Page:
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Drive at (To)

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What are you driving at? What do you want to prove? What do you want me to infer? We say the “wind drove against the sails,” i.e. rushed or moved violently against them. Falstaff tells us of “four rogues in buckram [who] let drive at him,” where at means against or towards. “What are you driving at?” is, against or towards what object are you driving or moving?

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Entry taken from Dictionary of Phrase and Fable, edited by the Rev. E. Cobham Brewer, LL.D. and revised in 1895.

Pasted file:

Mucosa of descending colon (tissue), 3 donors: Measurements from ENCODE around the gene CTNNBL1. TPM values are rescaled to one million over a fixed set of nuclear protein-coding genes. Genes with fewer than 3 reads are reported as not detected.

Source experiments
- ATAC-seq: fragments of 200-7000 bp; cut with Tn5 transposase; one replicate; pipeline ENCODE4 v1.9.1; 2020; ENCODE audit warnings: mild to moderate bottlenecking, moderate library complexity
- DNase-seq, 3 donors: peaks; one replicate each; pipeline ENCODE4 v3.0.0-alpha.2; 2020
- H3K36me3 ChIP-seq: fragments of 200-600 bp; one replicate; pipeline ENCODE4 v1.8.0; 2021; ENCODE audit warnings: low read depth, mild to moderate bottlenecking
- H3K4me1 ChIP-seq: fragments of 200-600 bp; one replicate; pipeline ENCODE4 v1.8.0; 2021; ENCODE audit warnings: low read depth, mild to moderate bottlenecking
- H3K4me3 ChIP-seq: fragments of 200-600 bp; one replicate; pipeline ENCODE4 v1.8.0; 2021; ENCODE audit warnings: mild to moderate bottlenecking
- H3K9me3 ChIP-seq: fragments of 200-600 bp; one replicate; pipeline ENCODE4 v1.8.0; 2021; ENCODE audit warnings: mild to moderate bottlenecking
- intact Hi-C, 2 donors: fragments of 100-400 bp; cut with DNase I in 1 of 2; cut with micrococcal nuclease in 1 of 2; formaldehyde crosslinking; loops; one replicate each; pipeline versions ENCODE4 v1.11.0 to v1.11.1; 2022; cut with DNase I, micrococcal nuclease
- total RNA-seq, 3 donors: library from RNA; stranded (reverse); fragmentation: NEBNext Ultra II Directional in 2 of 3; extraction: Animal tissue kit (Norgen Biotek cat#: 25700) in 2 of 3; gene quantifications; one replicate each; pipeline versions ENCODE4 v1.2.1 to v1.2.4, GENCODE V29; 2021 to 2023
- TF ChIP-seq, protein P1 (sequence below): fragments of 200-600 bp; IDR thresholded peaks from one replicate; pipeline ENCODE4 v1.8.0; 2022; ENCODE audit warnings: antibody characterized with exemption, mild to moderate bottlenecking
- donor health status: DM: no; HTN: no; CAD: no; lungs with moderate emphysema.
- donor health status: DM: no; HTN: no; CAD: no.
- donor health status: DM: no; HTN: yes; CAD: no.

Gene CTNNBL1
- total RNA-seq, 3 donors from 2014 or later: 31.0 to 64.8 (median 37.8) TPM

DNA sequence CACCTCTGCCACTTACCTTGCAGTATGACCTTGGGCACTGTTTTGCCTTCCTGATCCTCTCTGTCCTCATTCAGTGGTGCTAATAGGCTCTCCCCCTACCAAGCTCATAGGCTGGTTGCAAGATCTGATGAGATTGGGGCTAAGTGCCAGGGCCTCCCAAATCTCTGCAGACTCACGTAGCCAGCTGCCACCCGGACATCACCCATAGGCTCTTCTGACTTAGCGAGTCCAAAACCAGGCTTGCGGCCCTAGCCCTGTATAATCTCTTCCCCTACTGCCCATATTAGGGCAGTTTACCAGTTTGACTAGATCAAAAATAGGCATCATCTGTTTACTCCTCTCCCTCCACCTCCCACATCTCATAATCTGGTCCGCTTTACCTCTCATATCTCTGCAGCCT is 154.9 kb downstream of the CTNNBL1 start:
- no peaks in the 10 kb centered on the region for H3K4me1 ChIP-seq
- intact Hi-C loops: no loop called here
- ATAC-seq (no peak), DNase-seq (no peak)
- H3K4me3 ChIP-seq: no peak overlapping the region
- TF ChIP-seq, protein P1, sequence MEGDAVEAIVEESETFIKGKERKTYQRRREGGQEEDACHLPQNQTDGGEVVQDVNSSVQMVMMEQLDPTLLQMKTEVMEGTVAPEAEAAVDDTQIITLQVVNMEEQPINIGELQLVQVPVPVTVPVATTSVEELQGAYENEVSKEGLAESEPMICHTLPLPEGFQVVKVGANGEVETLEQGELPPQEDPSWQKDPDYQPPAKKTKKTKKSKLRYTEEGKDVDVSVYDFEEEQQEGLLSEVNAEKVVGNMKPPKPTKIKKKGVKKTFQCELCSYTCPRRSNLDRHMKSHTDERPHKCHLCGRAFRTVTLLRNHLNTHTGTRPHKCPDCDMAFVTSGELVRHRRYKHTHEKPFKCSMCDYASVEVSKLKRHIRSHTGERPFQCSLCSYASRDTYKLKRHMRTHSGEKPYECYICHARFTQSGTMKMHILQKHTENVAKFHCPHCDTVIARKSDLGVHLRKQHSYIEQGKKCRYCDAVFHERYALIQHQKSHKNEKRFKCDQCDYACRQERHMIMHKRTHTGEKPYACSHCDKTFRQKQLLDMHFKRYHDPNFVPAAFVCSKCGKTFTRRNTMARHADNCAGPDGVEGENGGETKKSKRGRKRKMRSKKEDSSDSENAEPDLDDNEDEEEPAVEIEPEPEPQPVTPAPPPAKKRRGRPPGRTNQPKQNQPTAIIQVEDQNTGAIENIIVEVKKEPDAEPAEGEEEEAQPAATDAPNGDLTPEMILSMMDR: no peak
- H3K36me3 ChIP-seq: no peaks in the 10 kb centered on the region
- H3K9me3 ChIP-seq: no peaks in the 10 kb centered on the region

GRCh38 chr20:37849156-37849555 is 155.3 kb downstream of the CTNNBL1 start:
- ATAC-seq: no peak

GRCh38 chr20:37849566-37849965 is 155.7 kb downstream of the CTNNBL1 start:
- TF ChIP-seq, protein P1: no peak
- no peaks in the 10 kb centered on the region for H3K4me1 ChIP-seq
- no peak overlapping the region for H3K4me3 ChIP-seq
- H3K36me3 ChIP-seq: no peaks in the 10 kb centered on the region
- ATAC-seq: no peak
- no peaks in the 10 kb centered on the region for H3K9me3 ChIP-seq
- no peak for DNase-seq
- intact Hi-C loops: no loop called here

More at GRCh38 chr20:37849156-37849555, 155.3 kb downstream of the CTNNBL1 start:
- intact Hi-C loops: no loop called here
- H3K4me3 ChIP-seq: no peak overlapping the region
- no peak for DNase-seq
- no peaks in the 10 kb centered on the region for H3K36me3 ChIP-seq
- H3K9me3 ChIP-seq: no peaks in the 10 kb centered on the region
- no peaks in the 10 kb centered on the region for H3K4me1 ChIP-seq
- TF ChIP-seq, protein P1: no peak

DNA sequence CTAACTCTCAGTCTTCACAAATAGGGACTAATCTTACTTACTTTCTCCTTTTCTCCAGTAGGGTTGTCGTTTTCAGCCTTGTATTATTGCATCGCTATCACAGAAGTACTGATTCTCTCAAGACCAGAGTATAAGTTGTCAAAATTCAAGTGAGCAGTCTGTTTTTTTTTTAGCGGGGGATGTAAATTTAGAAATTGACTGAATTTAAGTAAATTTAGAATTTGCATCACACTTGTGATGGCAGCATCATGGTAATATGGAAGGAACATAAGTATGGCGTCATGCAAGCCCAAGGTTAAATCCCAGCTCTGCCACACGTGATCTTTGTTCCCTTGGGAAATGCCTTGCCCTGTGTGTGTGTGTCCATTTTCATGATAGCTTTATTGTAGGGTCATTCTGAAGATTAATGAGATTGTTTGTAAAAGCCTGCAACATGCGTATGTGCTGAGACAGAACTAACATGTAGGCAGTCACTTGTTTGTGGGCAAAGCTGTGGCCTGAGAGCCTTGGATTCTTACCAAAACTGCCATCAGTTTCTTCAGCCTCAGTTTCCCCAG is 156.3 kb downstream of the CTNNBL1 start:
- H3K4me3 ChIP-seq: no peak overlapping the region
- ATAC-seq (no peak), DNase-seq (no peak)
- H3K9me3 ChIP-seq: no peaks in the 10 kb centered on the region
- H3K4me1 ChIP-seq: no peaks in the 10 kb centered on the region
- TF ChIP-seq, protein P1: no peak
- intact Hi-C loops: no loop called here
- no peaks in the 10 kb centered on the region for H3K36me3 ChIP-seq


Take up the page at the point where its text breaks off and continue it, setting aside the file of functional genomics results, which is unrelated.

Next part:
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Dress your Jacket (or hide)
Dresser
Drink
Drink Deep
Drinke and Welcome
Drink like a Fish (To)
Drinking Healths
Drinking Song
Drinking at Freeman’s Quay
Drive
Drive at (To)
Drive Off
Driveller
Drivelling Dotage
Driver of Europe (Le Cocher de lEurope)
Drivers
Drives fat Oxen (Who)
Driving for Rent
Driving Pigs
Droit dAubaine
Drôle